Do Budsies Win With the Shark Tank Investors?
- by Matthew Brodsky
Perhaps the hardest part of what Alex Furmansky, ENG’07, W’07, has done with his Wharton startup Budsies was to figure out how to solve the challenge of one-off production. His latest startup takes drawings, selfies or pet pictures and turns them into custom plush toys. It’s a brilliant idea that came to him two years ago when watching his little sister bring home her drawings from school every day. You kick yourself and say, “Why didn’t I think of that,” but probably people did—they just couldn’t solve the riddle of sustainable one-off manufacturing. Furmansky has.
Or perhaps the hardest part of what Furmansky has done was to produce a stuffed toy after someone sent Budsies three lines on a piece of paper and called it a railroad. Or the time someone wanted a stuffed toy in the likeness of his favorite breakfast sandwich.
Or then again, perhaps the hardest thing he’s done with Budsies is appear on the entrepreneur’s reality TV show, Shark Tank, on ABC. His episode has not aired as of this writing—it goes live Friday, April 10—so he couldn’t share details of how the show went.
Furmansky could share, though, that he was surprised and impressed with the experience and found it to be similar to pitching investors anywhere else.
“The experience on Shark Tank was very founder friendly and refreshingly raw,” he says.
He had his doubts. He had expected Shark Tank to be staged, with the director demanding certain lines spoken, multiple takes taken. When he first applied to Shark Tank, he got the feeling he was “basically signing away everything.”
“Are the producers out to get you, or is it a founder friendly environment?” he wondered.
He was so hesitant to participate in the program that he sought help from the Wharton network. He contacted David Kreiger, C’99, WG’07, a mentor and fellow entrepreneur whom Furmansky met when Furmansky was president of the Penn Club of South Florida. Krieger, as Wharton Magazine readers would remember, provided advice and encouragement to a past Whartonite Shark Tank participant, Jordan Lloyd Bookey, WG’07. Krieger recommended that Furmansky reach out to Bookey to learn more about her experience. Bookey relayed how she had a positive experience and that, indeed, the show is founder friendly. (Read more about Bookey in our blog post about her experience with the Sharks here, “Three Wharton Startups Enter the Shark Tank,” as well as in her Wharton “40 Under 40” profile.)
Now after he’s been through it himself, Furmansky’s biggest tip for the Shark Tank application process is, simply put: Stand out. Yes, you are ultimately pitching to the Sharks, he says, but remember you’re also pitching to the show’s producers. The interests of the Sharks and those of the producers are not always the same. The producer is interested in great TV—stories that will grab 8 million households in prime time.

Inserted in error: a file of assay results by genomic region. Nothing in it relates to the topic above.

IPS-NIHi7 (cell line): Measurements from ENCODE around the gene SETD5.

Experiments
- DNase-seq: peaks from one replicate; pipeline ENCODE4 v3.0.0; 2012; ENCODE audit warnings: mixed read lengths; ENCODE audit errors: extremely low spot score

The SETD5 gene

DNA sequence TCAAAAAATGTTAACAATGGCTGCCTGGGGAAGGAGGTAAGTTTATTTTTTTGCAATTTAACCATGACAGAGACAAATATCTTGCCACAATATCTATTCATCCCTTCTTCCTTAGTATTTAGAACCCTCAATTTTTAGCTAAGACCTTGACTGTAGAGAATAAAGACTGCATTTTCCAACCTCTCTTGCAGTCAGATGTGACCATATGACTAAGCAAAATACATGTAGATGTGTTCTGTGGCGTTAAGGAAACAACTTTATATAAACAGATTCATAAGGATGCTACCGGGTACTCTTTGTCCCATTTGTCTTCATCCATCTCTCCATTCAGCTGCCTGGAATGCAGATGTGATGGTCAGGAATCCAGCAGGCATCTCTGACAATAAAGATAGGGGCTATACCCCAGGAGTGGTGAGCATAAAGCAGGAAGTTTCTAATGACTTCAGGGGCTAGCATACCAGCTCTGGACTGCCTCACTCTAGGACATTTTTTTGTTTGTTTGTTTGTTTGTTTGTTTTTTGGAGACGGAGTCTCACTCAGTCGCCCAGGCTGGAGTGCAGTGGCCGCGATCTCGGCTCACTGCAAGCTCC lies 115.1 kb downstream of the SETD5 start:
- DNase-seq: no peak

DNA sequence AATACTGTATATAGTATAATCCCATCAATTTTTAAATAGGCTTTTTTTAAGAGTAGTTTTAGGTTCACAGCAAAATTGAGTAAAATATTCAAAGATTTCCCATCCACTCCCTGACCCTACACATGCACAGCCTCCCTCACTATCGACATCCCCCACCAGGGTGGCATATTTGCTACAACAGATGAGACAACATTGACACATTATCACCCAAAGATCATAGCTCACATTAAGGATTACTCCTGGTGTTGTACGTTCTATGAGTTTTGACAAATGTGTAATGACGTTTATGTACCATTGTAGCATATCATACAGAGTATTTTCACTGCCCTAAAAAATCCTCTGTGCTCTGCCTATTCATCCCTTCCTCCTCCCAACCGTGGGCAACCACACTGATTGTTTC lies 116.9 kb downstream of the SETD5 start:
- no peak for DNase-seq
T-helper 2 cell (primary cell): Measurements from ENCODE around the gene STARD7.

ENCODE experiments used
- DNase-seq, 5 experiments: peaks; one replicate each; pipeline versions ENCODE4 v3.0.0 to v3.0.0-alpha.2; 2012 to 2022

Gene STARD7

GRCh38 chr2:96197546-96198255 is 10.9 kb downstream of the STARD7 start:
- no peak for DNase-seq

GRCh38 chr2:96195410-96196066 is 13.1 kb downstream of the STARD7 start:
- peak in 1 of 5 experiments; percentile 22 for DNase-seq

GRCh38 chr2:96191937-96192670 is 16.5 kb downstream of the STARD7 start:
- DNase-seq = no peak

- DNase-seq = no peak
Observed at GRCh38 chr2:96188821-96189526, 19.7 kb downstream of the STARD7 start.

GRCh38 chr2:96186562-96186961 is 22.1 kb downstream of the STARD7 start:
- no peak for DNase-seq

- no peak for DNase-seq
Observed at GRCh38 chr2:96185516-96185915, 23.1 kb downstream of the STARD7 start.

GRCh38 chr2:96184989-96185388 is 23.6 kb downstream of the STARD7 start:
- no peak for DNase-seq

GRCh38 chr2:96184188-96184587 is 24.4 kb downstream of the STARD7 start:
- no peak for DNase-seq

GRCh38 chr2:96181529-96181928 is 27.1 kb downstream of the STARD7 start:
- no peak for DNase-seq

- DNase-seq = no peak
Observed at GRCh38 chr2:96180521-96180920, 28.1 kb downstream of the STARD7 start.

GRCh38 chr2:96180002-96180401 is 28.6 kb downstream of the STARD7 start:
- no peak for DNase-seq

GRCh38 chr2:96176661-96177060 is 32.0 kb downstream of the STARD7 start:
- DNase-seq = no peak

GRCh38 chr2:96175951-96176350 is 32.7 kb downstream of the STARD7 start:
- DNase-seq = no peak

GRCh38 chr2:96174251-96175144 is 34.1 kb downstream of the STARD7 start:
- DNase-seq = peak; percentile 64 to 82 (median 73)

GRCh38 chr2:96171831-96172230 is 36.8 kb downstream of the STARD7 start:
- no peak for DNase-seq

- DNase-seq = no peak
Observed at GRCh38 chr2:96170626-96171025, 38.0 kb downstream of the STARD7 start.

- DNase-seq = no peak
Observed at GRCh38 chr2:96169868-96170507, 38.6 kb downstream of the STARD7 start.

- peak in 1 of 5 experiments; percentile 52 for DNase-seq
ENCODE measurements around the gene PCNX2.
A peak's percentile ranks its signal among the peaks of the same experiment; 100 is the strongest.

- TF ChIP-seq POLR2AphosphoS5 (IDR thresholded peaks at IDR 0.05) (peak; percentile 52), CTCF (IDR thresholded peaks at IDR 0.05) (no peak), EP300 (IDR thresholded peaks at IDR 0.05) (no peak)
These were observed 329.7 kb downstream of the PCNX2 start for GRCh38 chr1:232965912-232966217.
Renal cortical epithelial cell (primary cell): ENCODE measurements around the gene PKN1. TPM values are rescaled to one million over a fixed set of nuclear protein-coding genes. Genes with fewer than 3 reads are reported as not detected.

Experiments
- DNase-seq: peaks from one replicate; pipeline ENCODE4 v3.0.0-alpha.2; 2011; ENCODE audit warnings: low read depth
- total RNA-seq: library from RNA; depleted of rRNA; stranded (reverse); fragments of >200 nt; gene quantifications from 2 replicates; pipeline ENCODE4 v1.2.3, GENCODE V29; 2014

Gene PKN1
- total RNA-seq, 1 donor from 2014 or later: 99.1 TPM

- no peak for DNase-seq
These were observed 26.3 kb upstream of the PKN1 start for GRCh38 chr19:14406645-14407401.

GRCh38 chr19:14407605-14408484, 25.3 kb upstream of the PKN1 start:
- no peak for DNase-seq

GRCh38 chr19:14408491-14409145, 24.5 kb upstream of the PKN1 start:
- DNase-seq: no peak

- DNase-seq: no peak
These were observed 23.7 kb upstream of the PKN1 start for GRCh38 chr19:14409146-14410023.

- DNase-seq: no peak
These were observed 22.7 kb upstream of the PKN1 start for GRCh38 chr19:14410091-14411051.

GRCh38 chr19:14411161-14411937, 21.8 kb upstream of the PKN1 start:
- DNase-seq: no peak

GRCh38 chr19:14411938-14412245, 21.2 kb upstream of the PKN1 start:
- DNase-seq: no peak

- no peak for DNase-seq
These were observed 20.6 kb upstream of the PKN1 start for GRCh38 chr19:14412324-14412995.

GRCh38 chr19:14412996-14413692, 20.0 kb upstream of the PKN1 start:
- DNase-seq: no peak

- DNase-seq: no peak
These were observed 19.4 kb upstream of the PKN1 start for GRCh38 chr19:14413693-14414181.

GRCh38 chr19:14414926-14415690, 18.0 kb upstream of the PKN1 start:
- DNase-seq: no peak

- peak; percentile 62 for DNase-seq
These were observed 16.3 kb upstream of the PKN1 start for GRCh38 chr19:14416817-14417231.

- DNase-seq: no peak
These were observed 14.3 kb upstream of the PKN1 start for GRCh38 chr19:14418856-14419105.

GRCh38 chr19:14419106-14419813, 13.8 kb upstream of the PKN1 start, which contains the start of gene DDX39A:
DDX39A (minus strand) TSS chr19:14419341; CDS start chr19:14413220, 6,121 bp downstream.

In Furmansky’s case, one might wonder: Why bother? He’s a repeat entrepreneur, having founded New York-based Sparkology, an invite-only online dating platform geared to young professionals that is still going strong with 18,000 members. Sparkology won’t be a billion-dollar exit, Furmansky says, but it is his “lifestyle business.” (We first covered Furmansky for Sparkology in this 2012 piece about Wharton startups to watch.) What’s more, the Shark Tank application process is “quite arduous,” he says, and “will drain a lot of your time and essentially money.” More than 30,000 companies apply; roughly only 100 ever make it on TV each season. And it’s not like Budsies is having trouble garnering media attention. Furmansky and Budsies have been featured in the 2014 gift guide from The New York Times, Parents magazine, Mashable, BuzzFeed, CBS, NBC, Fox and CNBC.
Best of all, recent buzz has been provided by the customers who have bought the more than 8,000 Budsies already sold. Every box ships out with a big pink sticker, Furmansky explains, telling parents to get the camera ready because the most exciting time is when a child first opens the Budsies box. Ecstatic parents and children then share their photos across social media.
“We have a very magical product,” Furmansky says. “People can’t seem to get enough of our creations.”
Despite customers trying their best to make their Budsies go viral, the power of being on TV can’t be dismissed. Says Furmansky, Shark Tank is an incredible platform for a consumer-facing business. In anticipation of the show’s impact, Furmansky has already had to scale servers and information technology infrastructure, investing thousands of dollars into the Budsies’ back-end software that powers the one-off production process, as well as hire staff.
But we shall see just how incredible the platform proves to be ultimately when Furmansky appears Friday, April 10, at 9 p.m. EST. Expect a few funny surprises, Furmansky promises.